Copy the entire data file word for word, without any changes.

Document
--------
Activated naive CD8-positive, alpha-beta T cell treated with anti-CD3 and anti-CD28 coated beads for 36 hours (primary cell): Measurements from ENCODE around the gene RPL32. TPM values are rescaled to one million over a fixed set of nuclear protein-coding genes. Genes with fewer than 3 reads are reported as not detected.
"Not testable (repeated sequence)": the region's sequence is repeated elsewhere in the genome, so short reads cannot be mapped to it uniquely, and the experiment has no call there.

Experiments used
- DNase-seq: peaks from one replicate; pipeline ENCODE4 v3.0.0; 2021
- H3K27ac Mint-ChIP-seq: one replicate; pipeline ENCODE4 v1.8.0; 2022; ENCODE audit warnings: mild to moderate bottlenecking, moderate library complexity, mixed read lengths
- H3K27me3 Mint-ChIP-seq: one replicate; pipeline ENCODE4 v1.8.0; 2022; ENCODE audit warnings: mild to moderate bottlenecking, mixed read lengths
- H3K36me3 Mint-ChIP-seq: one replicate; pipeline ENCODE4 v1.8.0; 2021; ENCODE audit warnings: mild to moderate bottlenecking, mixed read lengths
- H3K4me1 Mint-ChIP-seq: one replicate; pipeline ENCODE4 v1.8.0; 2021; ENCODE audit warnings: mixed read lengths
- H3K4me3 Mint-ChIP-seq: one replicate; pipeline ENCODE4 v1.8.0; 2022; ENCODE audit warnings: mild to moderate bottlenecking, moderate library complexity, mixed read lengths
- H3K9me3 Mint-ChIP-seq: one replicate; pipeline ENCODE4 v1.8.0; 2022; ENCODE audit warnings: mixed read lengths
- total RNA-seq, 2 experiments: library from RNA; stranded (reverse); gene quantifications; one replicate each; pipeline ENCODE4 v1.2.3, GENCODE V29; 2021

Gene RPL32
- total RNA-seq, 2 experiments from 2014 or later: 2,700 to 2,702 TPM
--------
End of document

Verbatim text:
Activated naive CD8-positive, alpha-beta T cell treated with anti-CD3 and anti-CD28 coated beads for 36 hours (primary cell): Measurements from ENCODE around the gene RPL32. TPM values are rescaled to one million over a fixed set of nuclear protein-coding genes. Genes with fewer than 3 reads are reported as not detected.
"Not testable (repeated sequence)": the region's sequence is repeated elsewhere in the genome, so short reads cannot be mapped to it uniquely, and the experiment has no call there.

Experiments used
- DNase-seq: peaks from one replicate; pipeline ENCODE4 v3.0.0; 2021
- H3K27ac Mint-ChIP-seq: one replicate; pipeline ENCODE4 v1.8.0; 2022; ENCODE audit warnings: mild to moderate bottlenecking, moderate library complexity, mixed read lengths
- H3K27me3 Mint-ChIP-seq: one replicate; pipeline ENCODE4 v1.8.0; 2022; ENCODE audit warnings: mild to moderate bottlenecking, mixed read lengths
- H3K36me3 Mint-ChIP-seq: one replicate; pipeline ENCODE4 v1.8.0; 2021; ENCODE audit warnings: mild to moderate bottlenecking, mixed read lengths
- H3K4me1 Mint-ChIP-seq: one replicate; pipeline ENCODE4 v1.8.0; 2021; ENCODE audit warnings: mixed read lengths
- H3K4me3 Mint-ChIP-seq: one replicate; pipeline ENCODE4 v1.8.0; 2022; ENCODE audit warnings: mild to moderate bottlenecking, moderate library complexity, mixed read lengths
- H3K9me3 Mint-ChIP-seq: one replicate; pipeline ENCODE4 v1.8.0; 2022; ENCODE audit warnings: mixed read lengths
- total RNA-seq, 2 experiments: library from RNA; stranded (reverse); gene quantifications; one replicate each; pipeline ENCODE4 v1.2.3, GENCODE V29; 2021

Gene RPL32
- total RNA-seq, 2 experiments from 2014 or later: 2,700 to 2,702 TPM